How To Build a custom Linux Kernel to test Data Access Monitor (DAMON)
Posted on January 4, 2023 • 5 minutes
DAMON is a data access monitoring framework subsystem for the Linux kernel. DAMON (Data Access MONitor) tool monitors memory access patterns specific to user-space processes introduced in Linux kernel 5.15 LTS, such as operation schemes, physical memory monitoring, and proactive memory reclamation. It was designed and implemented by Amazon AWS Labs and upstreamed into the 5.15 Kernel , but it was not enabled by default.cd /boot
Keen to try this new feature to identify the working set size (Active Memory) of a server or process, this post documents the steps I took to build a custom Kernel with DAMON enabled using Fedora Server 35.
To use this feature, you should first ensure your system is running on a kernel that is built with CONFIG_DAMON_RECLAIM=y. To check if your kernel was built with the DAMON feature, run the following:
$ grep CONFIG_DAMON /boot/config-$(uname -r)
If you see one or more entries, congratulations, your Kernel does have the feature and you do not need to continue following this post.
If no output is returned, your Kernel does not have the feature, and you should continue reading.
At the time of writing - 23rd December 2021 - neither the latest stable Fedora Kernel (5.15.10-200.fc35.x86_64) nor the Linus Torvalds mainline Kernel (5.16.0-0.rc6.20211222git2f47a9a4dfa3.43.vanilla.1.fc35.x86_64) had the feature enabled. So I needed to build a custom Kernel. If you’ve never built a Kernel, the process isn’t as daunting as one might imagine or used to be. I simply followed some of the instructions on https://fedoraproject.org/wiki/Building_a_custom_kernel and https://sjp38.github.io/post/damon/#install .
Install the dependencies for building Kernels
sudo dnf install fedpkg fedora-packager rpmdevtools ncurses-devel pesign grubby
Create a build directory
mkdir ~/downloads cd ~/downloads
Clone the Linus Torvalds kernel main branch from kernel.org. This is the bleeding edge release. This will clone the entire upstream tree and may take a while depending on your Internet connection speed.
git clone git://git.kernel.org/pub/scm/linux/kernel/git/torvalds/linux.git - or - git clone https://git.kernel.org/pub/scm/linux/kernel/git/torvalds/linux.git cd linux
If you prefer a stable Kernel release, use:
git clone git://git.kernel.org/pub/scm/linux/kernel/git/stable/linux.git - or - git clone https://git.kernel.org/pub/scm/linux/kernel/git/stable/linux.git cd linux
Create a Kernel configuration file
.config in the current directory
Add the following DAMON entries to the
.config file. Open the file for editing and locate the DAMON section which should look something like this:
# # Data Access Monitoring # # CONFIG_DAMON is not set # end of Data Access Monitoring # end of Memory Management options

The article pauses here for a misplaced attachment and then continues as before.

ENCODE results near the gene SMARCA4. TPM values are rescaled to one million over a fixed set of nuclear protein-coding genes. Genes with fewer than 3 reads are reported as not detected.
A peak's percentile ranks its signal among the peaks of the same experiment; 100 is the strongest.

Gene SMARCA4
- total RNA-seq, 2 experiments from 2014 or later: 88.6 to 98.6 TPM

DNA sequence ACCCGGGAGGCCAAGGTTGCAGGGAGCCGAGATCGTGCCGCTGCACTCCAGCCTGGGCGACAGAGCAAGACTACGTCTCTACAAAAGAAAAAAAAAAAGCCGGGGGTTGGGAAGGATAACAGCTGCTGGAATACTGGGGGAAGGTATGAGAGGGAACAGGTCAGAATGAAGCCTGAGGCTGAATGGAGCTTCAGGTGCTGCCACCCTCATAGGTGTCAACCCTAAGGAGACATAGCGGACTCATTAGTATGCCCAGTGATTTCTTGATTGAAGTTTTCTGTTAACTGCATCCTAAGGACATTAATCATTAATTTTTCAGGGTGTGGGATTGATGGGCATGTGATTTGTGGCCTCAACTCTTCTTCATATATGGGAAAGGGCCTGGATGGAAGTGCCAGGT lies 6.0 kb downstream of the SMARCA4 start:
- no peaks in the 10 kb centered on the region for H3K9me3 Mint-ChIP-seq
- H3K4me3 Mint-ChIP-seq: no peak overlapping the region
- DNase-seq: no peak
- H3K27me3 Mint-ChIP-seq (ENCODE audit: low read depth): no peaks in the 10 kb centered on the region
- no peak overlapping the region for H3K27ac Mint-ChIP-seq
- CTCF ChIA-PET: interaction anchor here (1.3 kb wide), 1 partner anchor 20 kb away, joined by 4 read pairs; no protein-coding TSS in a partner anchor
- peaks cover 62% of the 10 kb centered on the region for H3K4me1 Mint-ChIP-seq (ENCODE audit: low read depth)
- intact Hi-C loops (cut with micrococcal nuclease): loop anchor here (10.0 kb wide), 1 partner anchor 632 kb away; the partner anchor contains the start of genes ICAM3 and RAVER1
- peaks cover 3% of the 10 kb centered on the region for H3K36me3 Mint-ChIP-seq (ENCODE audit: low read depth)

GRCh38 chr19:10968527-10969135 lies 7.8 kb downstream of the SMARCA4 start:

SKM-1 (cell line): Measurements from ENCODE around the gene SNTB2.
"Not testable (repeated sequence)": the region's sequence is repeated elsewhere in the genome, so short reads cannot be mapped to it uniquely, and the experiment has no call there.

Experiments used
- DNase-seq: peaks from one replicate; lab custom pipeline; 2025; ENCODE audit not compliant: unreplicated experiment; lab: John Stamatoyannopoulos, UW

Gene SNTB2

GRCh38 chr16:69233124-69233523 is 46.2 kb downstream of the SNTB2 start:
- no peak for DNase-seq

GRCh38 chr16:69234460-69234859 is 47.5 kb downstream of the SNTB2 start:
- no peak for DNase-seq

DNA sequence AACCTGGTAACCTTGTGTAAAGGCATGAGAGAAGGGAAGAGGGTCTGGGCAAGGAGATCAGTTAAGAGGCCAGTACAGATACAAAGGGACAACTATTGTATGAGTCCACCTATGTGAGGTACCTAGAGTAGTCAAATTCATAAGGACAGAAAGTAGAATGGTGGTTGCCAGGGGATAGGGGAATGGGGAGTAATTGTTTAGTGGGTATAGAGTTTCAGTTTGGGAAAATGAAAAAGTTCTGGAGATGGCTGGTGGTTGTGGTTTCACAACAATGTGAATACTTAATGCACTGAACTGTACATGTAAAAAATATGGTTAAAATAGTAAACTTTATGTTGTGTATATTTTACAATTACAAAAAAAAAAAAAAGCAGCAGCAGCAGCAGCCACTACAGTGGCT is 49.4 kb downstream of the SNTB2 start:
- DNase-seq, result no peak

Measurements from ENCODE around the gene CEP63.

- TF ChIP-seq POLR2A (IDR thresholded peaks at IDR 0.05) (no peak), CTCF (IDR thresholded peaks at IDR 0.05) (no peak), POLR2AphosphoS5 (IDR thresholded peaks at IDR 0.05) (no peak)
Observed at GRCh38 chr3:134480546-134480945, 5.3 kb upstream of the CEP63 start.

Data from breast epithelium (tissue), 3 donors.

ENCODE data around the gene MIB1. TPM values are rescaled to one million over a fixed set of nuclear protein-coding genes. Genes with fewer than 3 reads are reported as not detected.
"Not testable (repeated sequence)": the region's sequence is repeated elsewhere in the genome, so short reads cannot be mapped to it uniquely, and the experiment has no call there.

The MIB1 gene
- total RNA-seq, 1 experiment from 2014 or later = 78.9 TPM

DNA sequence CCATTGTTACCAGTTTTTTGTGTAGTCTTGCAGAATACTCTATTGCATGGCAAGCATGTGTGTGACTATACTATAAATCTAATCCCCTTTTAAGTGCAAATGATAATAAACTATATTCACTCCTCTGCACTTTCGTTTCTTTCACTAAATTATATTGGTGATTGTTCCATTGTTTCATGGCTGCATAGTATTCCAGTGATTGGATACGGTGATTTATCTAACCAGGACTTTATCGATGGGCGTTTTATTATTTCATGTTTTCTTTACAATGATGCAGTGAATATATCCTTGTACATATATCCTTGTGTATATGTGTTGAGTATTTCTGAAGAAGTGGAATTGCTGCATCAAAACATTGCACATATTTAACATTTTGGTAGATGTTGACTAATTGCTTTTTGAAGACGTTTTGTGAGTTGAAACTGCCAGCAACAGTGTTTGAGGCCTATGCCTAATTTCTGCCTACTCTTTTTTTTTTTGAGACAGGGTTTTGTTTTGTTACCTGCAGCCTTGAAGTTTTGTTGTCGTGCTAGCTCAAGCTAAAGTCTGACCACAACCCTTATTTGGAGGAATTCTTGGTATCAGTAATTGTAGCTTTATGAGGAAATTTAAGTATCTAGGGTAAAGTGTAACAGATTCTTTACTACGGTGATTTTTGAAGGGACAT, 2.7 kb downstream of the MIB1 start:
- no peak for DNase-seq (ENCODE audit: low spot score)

Add the following entries so your .config file now looks like this:
# # Data Access Monitoring # CONFIG_DAMON=y CONFIG_DAMON_KUNIT_TEST=y CONFIG_DAMON_VADDR=y CONFIG_DAMON_PADDR=y CONFIG_DAMON_PGIDLE=y CONFIG_DAMON_VADDR_KUNIT_TEST=y CONFIG_DAMON_DBGFS=y CONFIG_DAMON_DBGFS_KUNIT_TEST=y CONFIG_DAMON_RECLAIM=y # end of Data Access Monitoring # end of Memory Management options
Start the building process using all available CPUs
make -j$(nproc) make bzImage make modules
Assuming no errors were reported during the build phase, install the new Kernel
sudo make modules_install sudo make install
Reboot the host. The kernel is unlikely to be the default option in GRUB, so make sure to select the new Kernel when prompted.
Copy the config file to /boot for future reference
cp ~/downloads/linux/.config /boot/config-$(uname -r)
Once you have tested the Kernel, you may choose to remove the source code to free space on your storage.
rm -rf ~/downloads/linux
To let sysadmins enable or disable it and tune for the given system, DAMON_RECLAIM utilizes module parameters. That is, you can put
**damon**_reclaim.<parameter>=<value> on the kernel boot command line or write proper values to
# ls /sys/module/damon_reclaim/parameters/ aggr_interval max_nr_regions monitor_region_end quota_reset_interval_ms wmarks_high wmarks_mid enabled min_age monitor_region_start quota_sz wmarks_interval kdamond_pid min_nr_regions quota_ms sample_interval wmarks_low
A description of each parameter can be found in the documentation .
DAMO - A User-Space Tool
A user-space tool for DAMON, called DAMO is available. It’s also available at PyPi . You may start using DAMON by following the Getting Started of the tool for start.
To use the latest development release from GitHub, clone the repository:
mkdir ~/downloads cd ~/downloads git clone https://github.com/awslabs/damo cd damo
# ./damo version 1.0.9 # ./damo -h usage: damo [-h] <command> ... options: -h, --help show this help message and exit command: record record data accesses schemes apply operation schemes report report the recorded data accesses in the specified form monitor repeat the recording and the reporting of data accesses adjust adjust the record results with different monitoring attributes reclaim control DAMON_RECLAIM features list supported DAMON features in the kernel validate validate a given record result file version print the version number # ./damo features init_regions: Supported paddr: Supported record: Unsupported schemes: Supported schemes_prioritization: Supported schemes_quotas: Supported schemes_speed_limit: Supported schemes_wmarks: Supported # ./damo report -h usage: damo report [-h] <report type> ... options: -h, --help show this help message and exit report type: <report type> the type of the report to generate raw human readable raw data heats heats of regions wss working set size nr_regions number of regions
In this post, I showed how to build a custom Linux Kernel with the DAMON feature enabled.